Hollywood misses the drama in climate change, says group

Hollywood’s response to climate change includes donations, protests and other activism. But it apparently lacks an approach close to home.

Hollywood’s response to climate change includes donations, protests and other activism. but it apparently lacks an approach close to home.

According to a new study of 37,453 movie and TV scripts from 2016-20, only one sliver of screen fiction, 2.8%, refers to words related to climate change. A blueprint was released on Tuesday for ways to change that.

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“Good Energy: A Playbook for Screenwriting in the Age of Climate Change” was created with feedback from more than 100 film and TV writers, said Anna Jane Joyner, editor of the playbook and founder of Good Energy, a nonprofit.

“A major hurdle we encountered was writers associating climate stories with apocalypse stories,” she said in an interview. “The main purpose of the playbook is to expand that menu of possibilities… to a wider range of how it would appear in our real life.”

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Among those who have funded the playbook project are Bloomberg Philanthropies, Sierra Club, and the Walton Family Foundation.

Waves of celebrities are sounding the climate alarm, including Leonardo DiCaprio, Jane Fonda, Don Cheadle and Shailene Woodley. DiCaprio also starred in “Don’t Look Up,” the 2021 Oscar-nominated film in which a comet hurtling toward an indifferent Earth is a metaphor for the danger of climate change apathy.

But the playbook asks writers and industry executives to consider some less serious approaches, Joyner said, adding examples and resources.

“We describe it as a spectrum, everything from showing the impact with solutions in the background,” such as including solar panels in an exterior shot of a building, she said. Occasional mentions of climate change in scenes can also be effective.

“If you’re already attached to a character in a story and it comes up authentically in conversation for the character, it confirms to the audience that it’s okay to talk about in your day-to-day life,” Joyner said.

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Dorothy Fortenberry, a TV writer (“The Handmaid’s Tale”) and playwright, said the industry needs to broaden its view about who she’s writing, not just what.

“Climate change is something that is currently affecting people who are not necessarily the people Hollywood is writing stories about. It affects farmers in Bangladesh, farmers in Peru, farmers in Kentucky,” Fortenberry said. “If we were to tell stories about different kinds of people, there would be opportunities to seamlessly weave climate into them.”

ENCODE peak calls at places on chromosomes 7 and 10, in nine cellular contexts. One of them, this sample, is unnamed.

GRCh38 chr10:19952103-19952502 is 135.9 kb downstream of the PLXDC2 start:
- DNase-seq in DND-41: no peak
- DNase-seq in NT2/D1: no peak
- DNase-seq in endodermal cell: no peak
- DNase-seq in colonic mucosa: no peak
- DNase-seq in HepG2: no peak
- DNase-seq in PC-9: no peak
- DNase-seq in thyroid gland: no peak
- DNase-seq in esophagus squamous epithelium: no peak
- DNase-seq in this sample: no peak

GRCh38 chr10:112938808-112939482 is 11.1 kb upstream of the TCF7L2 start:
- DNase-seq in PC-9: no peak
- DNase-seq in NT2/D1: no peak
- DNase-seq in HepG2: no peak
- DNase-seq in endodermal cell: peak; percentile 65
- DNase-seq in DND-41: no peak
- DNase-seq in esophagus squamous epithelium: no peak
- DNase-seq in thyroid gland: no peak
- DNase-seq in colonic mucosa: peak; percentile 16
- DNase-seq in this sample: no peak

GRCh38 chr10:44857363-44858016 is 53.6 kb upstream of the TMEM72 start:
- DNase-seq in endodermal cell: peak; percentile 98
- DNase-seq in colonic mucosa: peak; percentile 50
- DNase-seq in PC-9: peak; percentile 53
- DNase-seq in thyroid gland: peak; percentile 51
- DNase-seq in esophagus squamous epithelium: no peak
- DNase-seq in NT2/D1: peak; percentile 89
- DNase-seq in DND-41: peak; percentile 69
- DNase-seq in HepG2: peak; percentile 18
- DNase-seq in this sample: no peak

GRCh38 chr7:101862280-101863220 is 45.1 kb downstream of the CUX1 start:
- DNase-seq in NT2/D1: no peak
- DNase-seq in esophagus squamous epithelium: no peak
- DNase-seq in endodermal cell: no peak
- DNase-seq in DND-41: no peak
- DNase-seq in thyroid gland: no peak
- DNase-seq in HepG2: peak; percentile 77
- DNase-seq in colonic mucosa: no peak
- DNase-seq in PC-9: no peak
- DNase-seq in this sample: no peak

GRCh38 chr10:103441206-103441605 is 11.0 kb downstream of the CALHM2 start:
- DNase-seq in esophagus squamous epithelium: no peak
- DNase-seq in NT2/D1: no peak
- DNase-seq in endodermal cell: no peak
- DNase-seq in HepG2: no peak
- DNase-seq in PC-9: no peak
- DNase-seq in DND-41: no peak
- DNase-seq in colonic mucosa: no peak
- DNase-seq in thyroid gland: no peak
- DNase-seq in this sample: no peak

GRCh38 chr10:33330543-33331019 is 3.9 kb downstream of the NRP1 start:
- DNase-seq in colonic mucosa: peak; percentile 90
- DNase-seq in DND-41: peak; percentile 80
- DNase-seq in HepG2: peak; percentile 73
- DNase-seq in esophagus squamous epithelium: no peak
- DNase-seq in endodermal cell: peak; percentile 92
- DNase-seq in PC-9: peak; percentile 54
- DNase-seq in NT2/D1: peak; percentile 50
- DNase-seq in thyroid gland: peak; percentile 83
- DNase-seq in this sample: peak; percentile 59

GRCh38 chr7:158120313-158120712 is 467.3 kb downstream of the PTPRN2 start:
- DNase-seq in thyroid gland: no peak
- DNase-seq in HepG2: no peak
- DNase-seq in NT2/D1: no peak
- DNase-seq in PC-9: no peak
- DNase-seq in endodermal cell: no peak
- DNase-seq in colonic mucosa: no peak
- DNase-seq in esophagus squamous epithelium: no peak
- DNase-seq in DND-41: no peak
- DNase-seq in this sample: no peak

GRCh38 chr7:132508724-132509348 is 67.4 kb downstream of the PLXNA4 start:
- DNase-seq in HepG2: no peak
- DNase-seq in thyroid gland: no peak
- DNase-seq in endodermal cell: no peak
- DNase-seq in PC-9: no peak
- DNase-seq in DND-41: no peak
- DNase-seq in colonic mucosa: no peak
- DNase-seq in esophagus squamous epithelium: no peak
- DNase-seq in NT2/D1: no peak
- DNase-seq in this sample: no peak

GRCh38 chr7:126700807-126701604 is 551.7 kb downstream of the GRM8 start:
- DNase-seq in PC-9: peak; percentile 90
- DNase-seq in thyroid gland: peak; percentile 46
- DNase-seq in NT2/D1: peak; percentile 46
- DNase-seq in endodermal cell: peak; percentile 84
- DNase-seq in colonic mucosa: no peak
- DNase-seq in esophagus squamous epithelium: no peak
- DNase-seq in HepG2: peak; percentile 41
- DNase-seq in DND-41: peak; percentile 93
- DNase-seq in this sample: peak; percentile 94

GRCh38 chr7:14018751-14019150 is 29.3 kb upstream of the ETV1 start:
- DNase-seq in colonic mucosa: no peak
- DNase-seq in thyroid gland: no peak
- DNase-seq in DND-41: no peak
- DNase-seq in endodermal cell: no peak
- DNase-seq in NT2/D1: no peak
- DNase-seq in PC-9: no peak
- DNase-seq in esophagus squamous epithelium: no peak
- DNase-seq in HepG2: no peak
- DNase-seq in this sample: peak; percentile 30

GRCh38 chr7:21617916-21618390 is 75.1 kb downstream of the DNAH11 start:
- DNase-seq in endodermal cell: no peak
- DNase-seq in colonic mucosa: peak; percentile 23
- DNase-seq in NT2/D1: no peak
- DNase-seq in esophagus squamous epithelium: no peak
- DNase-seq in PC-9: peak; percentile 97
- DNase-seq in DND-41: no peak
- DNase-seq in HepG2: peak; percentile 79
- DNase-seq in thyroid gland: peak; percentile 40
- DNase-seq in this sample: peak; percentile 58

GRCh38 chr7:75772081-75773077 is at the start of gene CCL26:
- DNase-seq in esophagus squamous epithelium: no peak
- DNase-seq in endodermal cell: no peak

Joyner, who has spent 15 years communicating about climate change across industries and communities, finds it unsurprising that the entertainment industry is failing to use its storytelling power more effectively on this issue.

For the first decade, it felt like “yelling into the void” because of the lack of response, Joyner said. But there is evidence of growing concern among Americans about climate change, she said, including those in Hollywood.

“We’ve all gone through some kind of awakening,” she said. There are a number of documentaries and news programs on climate change, she said, expressing optimism that fiction makers will make steady progress.

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Good Energy funded the script analysis through the Media Impact Project of the Norman Lear Center at the Annenberg School for Communication and Journalism at the University of Southern California.

As part of the study yet to be fully released, researchers looked for references to 36 key words and phrases, including “climate change,” “fracking,” and “global warming” in TV episodes and movies released in the U.S. market. .

Arun Agarwal
I am Arun Agarwal, a passionate blogger and gamer. I love to share my thoughts on games and technology through blog posts. I’m also an avid reader of books about history, philosophy, science-fiction, and other genres as well as an anime fan. I like reading books that give me new perspectives or help me think differently about the world around us.